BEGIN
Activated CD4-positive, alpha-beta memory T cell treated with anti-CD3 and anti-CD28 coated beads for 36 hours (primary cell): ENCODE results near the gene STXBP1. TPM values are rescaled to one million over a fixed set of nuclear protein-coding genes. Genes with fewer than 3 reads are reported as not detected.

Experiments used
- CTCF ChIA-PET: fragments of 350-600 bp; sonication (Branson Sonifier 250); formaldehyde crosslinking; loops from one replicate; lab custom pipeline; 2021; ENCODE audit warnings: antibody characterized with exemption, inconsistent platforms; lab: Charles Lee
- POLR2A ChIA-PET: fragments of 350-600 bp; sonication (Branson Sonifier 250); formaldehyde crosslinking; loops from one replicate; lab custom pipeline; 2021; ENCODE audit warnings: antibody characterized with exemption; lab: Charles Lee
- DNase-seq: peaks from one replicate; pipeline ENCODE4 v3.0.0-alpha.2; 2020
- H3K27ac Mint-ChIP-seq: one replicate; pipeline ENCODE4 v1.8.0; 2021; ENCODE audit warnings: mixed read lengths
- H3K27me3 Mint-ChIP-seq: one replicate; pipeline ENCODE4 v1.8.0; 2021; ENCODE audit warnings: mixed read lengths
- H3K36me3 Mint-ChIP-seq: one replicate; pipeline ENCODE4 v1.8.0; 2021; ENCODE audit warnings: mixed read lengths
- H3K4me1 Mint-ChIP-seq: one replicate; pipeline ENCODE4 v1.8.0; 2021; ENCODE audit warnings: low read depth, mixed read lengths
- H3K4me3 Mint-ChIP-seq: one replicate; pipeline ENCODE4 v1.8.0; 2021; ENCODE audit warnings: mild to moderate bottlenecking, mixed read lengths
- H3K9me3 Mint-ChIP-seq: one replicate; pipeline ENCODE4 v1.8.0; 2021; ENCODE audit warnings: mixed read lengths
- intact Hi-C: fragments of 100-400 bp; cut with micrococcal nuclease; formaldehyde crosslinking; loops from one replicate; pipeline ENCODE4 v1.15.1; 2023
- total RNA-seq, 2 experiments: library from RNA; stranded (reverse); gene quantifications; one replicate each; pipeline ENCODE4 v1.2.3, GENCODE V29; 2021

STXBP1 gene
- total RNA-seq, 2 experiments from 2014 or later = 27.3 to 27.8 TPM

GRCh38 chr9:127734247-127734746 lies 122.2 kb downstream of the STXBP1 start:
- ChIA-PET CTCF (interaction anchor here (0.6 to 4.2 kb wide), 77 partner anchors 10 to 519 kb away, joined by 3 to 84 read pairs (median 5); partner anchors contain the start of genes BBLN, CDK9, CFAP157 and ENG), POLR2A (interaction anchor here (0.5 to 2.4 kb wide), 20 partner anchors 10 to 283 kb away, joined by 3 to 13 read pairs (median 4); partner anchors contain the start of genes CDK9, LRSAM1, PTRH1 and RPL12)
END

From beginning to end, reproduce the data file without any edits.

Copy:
Activated CD4-positive, alpha-beta memory T cell treated with anti-CD3 and anti-CD28 coated beads for 36 hours (primary cell): ENCODE results near the gene STXBP1. TPM values are rescaled to one million over a fixed set of nuclear protein-coding genes. Genes with fewer than 3 reads are reported as not detected.

Experiments used
- CTCF ChIA-PET: fragments of 350-600 bp; sonication (Branson Sonifier 250); formaldehyde crosslinking; loops from one replicate; lab custom pipeline; 2021; ENCODE audit warnings: antibody characterized with exemption, inconsistent platforms; lab: Charles Lee
- POLR2A ChIA-PET: fragments of 350-600 bp; sonication (Branson Sonifier 250); formaldehyde crosslinking; loops from one replicate; lab custom pipeline; 2021; ENCODE audit warnings: antibody characterized with exemption; lab: Charles Lee
- DNase-seq: peaks from one replicate; pipeline ENCODE4 v3.0.0-alpha.2; 2020
- H3K27ac Mint-ChIP-seq: one replicate; pipeline ENCODE4 v1.8.0; 2021; ENCODE audit warnings: mixed read lengths
- H3K27me3 Mint-ChIP-seq: one replicate; pipeline ENCODE4 v1.8.0; 2021; ENCODE audit warnings: mixed read lengths
- H3K36me3 Mint-ChIP-seq: one replicate; pipeline ENCODE4 v1.8.0; 2021; ENCODE audit warnings: mixed read lengths
- H3K4me1 Mint-ChIP-seq: one replicate; pipeline ENCODE4 v1.8.0; 2021; ENCODE audit warnings: low read depth, mixed read lengths
- H3K4me3 Mint-ChIP-seq: one replicate; pipeline ENCODE4 v1.8.0; 2021; ENCODE audit warnings: mild to moderate bottlenecking, mixed read lengths
- H3K9me3 Mint-ChIP-seq: one replicate; pipeline ENCODE4 v1.8.0; 2021; ENCODE audit warnings: mixed read lengths
- intact Hi-C: fragments of 100-400 bp; cut with micrococcal nuclease; formaldehyde crosslinking; loops from one replicate; pipeline ENCODE4 v1.15.1; 2023
- total RNA-seq, 2 experiments: library from RNA; stranded (reverse); gene quantifications; one replicate each; pipeline ENCODE4 v1.2.3, GENCODE V29; 2021

STXBP1 gene
- total RNA-seq, 2 experiments from 2014 or later = 27.3 to 27.8 TPM

GRCh38 chr9:127734247-127734746 lies 122.2 kb downstream of the STXBP1 start:
- ChIA-PET CTCF (interaction anchor here (0.6 to 4.2 kb wide), 77 partner anchors 10 to 519 kb away, joined by 3 to 84 read pairs (median 5); partner anchors contain the start of genes BBLN, CDK9, CFAP157 and ENG), POLR2A (interaction anchor here (0.5 to 2.4 kb wide), 20 partner anchors 10 to 283 kb away, joined by 3 to 13 read pairs (median 4); partner anchors contain the start of genes CDK9, LRSAM1, PTRH1 and RPL12)